The lack of the President’s decision probably will cause that the parliament will not have the possibility the PA law during the actual cadence. During the protest, no representative of the Chancellery or the Ministry decided to talk with our representatives. None of the mentioned institutions has officially comment our protest.”

Source: Lukasz Orylski, ENIL


On May 5th, Independent Living Movement Ireland organized an event to launch their book “Conversations About Activism and Change”, based on a podcast series capturing the voices of disability activists from across Ireland.

“Activism is not easy, it’s a commitment, and I wanted to know what motivated a whole generation of disabled people to come together and change things.”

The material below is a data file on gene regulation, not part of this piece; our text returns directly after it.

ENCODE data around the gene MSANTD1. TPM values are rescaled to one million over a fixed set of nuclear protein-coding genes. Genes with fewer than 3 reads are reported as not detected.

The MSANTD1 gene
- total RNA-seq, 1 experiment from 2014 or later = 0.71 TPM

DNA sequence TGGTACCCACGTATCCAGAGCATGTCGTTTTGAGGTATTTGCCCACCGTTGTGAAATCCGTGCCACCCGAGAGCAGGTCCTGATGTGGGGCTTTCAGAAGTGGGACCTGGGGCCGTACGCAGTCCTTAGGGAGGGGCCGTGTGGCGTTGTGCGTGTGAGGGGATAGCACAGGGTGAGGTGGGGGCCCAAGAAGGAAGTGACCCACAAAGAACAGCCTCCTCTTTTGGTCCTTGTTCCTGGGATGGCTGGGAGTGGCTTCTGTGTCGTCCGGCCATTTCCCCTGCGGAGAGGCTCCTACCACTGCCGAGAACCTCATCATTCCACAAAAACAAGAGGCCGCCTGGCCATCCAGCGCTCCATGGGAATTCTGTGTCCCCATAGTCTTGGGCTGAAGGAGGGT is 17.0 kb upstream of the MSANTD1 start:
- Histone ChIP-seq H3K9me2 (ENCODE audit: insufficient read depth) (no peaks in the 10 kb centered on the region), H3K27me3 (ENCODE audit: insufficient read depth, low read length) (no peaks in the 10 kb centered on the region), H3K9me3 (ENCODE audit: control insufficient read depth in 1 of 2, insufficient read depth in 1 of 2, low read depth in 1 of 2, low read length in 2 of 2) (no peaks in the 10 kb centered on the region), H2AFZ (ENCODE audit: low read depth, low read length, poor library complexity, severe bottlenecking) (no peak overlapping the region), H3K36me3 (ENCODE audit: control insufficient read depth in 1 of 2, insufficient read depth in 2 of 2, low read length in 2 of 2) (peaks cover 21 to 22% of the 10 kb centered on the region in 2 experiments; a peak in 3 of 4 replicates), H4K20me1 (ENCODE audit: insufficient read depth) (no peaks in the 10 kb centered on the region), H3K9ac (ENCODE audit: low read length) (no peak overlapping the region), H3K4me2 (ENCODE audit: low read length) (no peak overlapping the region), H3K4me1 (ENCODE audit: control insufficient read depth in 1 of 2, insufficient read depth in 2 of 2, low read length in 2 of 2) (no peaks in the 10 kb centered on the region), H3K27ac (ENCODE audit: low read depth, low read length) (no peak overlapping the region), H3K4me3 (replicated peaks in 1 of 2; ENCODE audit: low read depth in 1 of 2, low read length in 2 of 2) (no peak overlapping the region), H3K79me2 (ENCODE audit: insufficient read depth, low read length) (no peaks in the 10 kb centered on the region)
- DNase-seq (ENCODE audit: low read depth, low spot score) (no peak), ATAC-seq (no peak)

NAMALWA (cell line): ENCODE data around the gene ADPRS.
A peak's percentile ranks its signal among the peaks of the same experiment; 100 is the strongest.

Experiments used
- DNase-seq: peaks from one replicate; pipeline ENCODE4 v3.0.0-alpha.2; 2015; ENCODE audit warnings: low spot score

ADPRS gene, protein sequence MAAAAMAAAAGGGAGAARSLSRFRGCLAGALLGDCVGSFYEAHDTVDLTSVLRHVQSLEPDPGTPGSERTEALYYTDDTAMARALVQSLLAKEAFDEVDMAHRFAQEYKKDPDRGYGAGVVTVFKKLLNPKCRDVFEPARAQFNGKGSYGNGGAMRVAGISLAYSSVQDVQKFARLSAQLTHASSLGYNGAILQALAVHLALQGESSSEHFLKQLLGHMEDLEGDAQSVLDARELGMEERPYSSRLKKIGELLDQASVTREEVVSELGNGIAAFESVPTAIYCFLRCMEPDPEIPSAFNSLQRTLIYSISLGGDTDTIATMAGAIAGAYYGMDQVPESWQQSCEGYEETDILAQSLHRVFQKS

Sarah Fitzgerald Author of the book

“Conversations about activism and change is the first step in proudly reclaiming some of the narrative of the societal changes that Disabled People have brought about in Ireland, and ways that Disabled People are leading change in the 21st Century. Featuring pieces from eleven disabled activists, Conversations About Activism and Change is a unique book capturing the voices of Disabled People and their Movement for Change.

ILMI’s Vice Chair Selina Bonnie said “Ireland is a land of storytellers but until now, most of the Irish disability rights movement’s stories have only been shared orally, transmitted mainly from activist to activist, or have been lost when treasured comrades have passed.”